The commentary is well-known about the potential for Africa to become the breadbasket for the world amid the wide-spread need for food security. However, despite this widely regarded potential, not very many countries in Africa have addressed the equally well-known challenges to making this more than a catchy phrase. These fundamental challenges to making the agribusiness sector in Africa a viable alternative to oil dependence include the following:

  1. Lack of adequate local financing to fund operations
  2. Access to seed varieties and fertilizer for some crops that could help reduce costs;
  3. Poor infrastructure to improve access to reliable power, irrigation methods, transportation to markets; and
  4. In many instances, archaic and investor unfriendly land ownership laws.

Even despite the challenges, agribusiness often remains the key sector behind oil (or in the case of Kenya, tourism) as the second or third largest industry in many African countries. The goal for most African countries, however, is to move the agriculture sector from a local consumption based sector to one which can fully commercialize and monetize the potential to benefit the farmers and the national economy. There are a few bright spots that could provide guidance to other countries trying to diversify their economies and become less reliant on sectors such as oil and mining and mineral extraction: Uganda and Nigeria offer two approaches to successfully facing these challenges in their respective transformations of these sectors.

Uganda

According to the 2014 U.S. Commercial Service Guide, agriculture accounted for 22.9 percent of Uganda’s GDP in 2012 and 46 percent of its export earnings, and an estimated 66 percent of Ugandans are tied to the sector for employment. With 80 percent of the land considered arable and a great climate and rainfall to support development, the potential is undeniable. There is a unique opportunity in the organic agriculture sector because of the lack of access to artificial fertilizers. AnAfrica Agribusiness magazine article reported that Uganda has over 400,000 certified organic farmers, the largest number in Africa and second largest in the world, behind India. By 2013, Uganda had around 350,000 hectares of land under organic farming covering more than 2 percent of agricultural land. The article sites the coordination among various governmental offices and adoption of a clear policy to push organic farming as a subsector within agribusiness as key to the success seen thus far.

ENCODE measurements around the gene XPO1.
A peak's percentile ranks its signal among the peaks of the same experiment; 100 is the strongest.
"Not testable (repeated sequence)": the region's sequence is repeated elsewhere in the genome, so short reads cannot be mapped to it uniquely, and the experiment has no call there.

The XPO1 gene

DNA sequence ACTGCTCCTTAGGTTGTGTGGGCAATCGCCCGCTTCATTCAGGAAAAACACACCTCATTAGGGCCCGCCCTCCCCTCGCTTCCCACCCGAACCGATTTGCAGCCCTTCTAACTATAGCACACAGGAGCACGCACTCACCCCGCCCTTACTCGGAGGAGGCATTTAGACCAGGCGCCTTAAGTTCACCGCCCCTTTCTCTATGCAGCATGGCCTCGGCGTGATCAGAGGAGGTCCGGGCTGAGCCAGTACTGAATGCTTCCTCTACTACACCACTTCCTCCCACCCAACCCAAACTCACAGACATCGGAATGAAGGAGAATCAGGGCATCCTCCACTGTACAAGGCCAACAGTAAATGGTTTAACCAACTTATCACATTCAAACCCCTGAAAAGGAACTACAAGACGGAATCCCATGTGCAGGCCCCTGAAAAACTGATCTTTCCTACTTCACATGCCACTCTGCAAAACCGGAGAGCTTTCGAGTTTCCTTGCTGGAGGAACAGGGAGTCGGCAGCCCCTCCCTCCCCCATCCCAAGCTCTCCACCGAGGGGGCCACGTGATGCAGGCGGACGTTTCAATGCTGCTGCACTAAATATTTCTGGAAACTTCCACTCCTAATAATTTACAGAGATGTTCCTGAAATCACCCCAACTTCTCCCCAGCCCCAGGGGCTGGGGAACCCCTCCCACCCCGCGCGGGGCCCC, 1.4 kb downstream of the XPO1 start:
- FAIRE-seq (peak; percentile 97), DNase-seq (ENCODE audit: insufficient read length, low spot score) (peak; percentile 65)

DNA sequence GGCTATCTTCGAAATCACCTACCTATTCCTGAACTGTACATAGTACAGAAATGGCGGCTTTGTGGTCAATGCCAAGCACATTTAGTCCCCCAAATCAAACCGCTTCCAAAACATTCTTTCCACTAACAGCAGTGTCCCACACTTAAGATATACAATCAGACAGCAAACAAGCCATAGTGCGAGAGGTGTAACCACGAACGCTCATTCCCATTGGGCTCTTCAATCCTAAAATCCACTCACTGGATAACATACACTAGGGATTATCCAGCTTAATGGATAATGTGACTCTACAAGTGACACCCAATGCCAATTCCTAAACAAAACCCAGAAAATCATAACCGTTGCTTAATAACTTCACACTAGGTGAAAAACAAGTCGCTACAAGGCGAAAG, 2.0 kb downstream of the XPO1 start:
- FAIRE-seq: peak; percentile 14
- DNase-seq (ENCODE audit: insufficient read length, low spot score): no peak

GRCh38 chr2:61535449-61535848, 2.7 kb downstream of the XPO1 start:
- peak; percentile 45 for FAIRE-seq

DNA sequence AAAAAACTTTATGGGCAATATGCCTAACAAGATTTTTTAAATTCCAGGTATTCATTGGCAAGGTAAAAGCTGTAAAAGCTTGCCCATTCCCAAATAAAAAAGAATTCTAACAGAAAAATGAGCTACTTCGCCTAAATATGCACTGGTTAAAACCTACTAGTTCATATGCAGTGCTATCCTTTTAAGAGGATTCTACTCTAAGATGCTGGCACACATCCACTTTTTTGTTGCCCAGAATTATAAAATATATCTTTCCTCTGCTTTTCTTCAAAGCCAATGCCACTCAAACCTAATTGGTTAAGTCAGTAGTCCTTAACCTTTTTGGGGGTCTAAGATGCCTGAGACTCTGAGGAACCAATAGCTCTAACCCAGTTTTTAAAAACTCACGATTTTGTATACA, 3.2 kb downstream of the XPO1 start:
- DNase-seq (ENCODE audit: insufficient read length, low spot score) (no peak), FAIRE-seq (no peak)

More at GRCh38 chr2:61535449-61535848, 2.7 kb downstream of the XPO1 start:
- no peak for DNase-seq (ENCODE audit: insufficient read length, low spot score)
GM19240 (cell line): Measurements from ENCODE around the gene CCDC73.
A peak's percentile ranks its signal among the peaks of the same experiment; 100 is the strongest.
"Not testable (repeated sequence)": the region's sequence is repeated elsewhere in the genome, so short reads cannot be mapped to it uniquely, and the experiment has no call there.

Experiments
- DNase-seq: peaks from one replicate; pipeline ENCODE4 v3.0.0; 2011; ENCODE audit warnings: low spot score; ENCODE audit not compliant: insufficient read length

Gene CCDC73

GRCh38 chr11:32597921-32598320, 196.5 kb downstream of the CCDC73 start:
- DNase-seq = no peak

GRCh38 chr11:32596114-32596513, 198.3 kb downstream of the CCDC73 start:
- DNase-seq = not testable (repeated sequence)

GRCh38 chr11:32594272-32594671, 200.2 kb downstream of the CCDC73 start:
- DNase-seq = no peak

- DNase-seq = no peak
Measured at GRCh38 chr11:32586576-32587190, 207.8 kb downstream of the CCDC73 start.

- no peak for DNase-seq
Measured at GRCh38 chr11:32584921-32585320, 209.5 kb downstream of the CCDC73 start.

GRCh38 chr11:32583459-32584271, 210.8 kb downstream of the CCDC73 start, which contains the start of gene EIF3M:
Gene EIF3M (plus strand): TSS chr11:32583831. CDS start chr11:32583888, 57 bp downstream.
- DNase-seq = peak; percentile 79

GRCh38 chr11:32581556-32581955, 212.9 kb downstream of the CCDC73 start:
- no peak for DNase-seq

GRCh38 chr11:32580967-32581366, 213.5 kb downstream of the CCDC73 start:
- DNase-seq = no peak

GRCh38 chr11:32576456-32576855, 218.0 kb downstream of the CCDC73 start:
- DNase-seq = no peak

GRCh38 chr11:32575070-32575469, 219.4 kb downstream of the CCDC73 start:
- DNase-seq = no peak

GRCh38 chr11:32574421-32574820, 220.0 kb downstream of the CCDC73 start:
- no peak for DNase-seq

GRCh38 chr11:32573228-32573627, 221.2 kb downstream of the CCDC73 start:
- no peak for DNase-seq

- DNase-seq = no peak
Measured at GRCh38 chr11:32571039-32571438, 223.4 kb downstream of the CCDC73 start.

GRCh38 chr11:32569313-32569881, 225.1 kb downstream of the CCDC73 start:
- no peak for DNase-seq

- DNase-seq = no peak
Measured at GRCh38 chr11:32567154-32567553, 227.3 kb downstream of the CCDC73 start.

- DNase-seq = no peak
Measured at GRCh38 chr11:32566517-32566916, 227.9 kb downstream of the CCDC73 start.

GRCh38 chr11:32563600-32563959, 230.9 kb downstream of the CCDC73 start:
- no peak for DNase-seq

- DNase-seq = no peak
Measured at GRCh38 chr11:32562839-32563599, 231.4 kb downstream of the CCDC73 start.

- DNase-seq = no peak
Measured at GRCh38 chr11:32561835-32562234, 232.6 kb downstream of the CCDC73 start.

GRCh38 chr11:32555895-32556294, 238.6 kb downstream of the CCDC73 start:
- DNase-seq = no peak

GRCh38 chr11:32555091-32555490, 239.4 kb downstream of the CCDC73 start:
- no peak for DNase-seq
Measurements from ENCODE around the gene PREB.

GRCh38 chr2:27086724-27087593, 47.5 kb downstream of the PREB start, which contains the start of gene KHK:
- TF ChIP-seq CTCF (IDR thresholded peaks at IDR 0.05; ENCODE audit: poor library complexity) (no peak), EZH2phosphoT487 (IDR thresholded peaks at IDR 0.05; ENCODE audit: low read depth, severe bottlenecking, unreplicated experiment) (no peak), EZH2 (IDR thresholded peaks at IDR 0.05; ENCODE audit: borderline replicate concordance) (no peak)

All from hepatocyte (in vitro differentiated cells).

Nigeria

The Nigerian Federal Government’s Agricultural Transformation Agenda is another example of how a broad-based governmental approach can yield results. After just a relatively short period, the strategy has resulted in innovative methods to help increase productivity by focusing on a Growth Enhancement Scheme, which is designed to “designed to enhance agricultural productivity through timely, efficient and effective delivery of yield-increasing farm inputs while also subsidizing the costs of major agricultural inputs, such as fertilizer and seedlings for farmers” and mechanization to increase productivity. As part of the overall strategy, the Federal Government reformed the seed and fertilizer supply chain which had been previously been controlled by the Government and has now ensured subsidies were directly provided to the farmers. Along with other reforms aimed at increasing access to agricultural input production, primary agricultural production, agricultural processing and agricultural storage activities, the agricultural sector has purportedly brought in $6 billion in investment across various segments in three years.

Both Uganda and Nigeria have shown how a clear governmental strategy can yield such impressive results. Despite the vastness of the arable land across many countries throughout Africa, the investment opportunities for foreign investors in agribusiness are clearest in these types of environments where government policy is aligned with the goal of commercializing the sector.